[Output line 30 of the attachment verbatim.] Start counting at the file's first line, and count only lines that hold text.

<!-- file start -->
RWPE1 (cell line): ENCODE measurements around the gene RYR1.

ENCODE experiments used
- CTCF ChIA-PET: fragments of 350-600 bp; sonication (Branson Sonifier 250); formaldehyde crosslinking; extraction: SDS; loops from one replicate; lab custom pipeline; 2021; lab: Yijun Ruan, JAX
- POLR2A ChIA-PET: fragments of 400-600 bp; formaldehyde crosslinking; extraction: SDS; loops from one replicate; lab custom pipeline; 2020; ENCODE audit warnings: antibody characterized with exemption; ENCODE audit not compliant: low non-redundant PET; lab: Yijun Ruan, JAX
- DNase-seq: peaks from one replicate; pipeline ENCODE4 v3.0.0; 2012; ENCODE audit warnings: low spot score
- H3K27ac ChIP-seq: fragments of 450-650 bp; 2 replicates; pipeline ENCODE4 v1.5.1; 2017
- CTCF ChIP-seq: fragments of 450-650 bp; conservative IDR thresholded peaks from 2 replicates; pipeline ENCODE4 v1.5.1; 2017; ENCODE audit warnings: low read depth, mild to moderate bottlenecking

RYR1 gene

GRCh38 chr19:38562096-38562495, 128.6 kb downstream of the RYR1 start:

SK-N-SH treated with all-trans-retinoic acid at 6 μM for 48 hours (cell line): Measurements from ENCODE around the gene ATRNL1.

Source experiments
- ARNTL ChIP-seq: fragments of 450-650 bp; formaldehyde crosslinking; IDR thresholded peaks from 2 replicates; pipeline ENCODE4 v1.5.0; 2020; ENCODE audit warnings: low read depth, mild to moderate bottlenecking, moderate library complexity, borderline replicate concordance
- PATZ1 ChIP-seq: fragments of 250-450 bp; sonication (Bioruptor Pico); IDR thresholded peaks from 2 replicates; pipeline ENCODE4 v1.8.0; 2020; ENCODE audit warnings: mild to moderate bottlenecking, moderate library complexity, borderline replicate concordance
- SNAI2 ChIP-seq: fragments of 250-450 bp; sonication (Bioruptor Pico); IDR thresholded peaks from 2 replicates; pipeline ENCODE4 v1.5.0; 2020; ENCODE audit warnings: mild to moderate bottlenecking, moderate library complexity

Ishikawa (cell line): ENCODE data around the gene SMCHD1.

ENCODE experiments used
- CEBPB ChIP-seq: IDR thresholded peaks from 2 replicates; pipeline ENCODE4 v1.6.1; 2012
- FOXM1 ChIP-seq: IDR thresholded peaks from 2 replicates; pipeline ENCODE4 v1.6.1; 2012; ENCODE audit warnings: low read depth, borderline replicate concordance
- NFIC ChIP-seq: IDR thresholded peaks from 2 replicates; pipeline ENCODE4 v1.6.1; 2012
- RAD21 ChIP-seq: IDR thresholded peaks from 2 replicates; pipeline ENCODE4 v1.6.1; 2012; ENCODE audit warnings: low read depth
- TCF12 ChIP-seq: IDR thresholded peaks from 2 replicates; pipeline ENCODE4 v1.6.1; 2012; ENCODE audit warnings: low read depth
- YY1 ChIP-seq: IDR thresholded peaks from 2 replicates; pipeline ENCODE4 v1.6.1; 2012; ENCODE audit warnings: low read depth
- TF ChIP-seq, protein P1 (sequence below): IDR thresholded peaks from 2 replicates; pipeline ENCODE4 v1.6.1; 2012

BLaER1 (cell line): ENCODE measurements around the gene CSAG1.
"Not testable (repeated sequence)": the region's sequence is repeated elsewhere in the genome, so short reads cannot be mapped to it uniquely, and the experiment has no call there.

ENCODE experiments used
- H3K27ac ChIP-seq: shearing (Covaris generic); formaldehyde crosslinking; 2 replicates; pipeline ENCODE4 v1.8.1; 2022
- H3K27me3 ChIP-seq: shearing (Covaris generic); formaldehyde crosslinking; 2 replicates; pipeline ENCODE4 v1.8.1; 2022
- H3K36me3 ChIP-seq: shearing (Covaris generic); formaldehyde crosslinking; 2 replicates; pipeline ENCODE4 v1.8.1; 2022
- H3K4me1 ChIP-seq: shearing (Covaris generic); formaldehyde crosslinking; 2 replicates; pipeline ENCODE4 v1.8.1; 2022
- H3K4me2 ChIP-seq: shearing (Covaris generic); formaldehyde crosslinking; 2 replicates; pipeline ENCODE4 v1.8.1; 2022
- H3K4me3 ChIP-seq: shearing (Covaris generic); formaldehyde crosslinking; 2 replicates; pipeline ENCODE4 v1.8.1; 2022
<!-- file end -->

- H3K4me1 ChIP-seq: shearing (Covaris generic); formaldehyde crosslinking; 2 replicates; pipeline ENCODE4 v1.8.1; 2022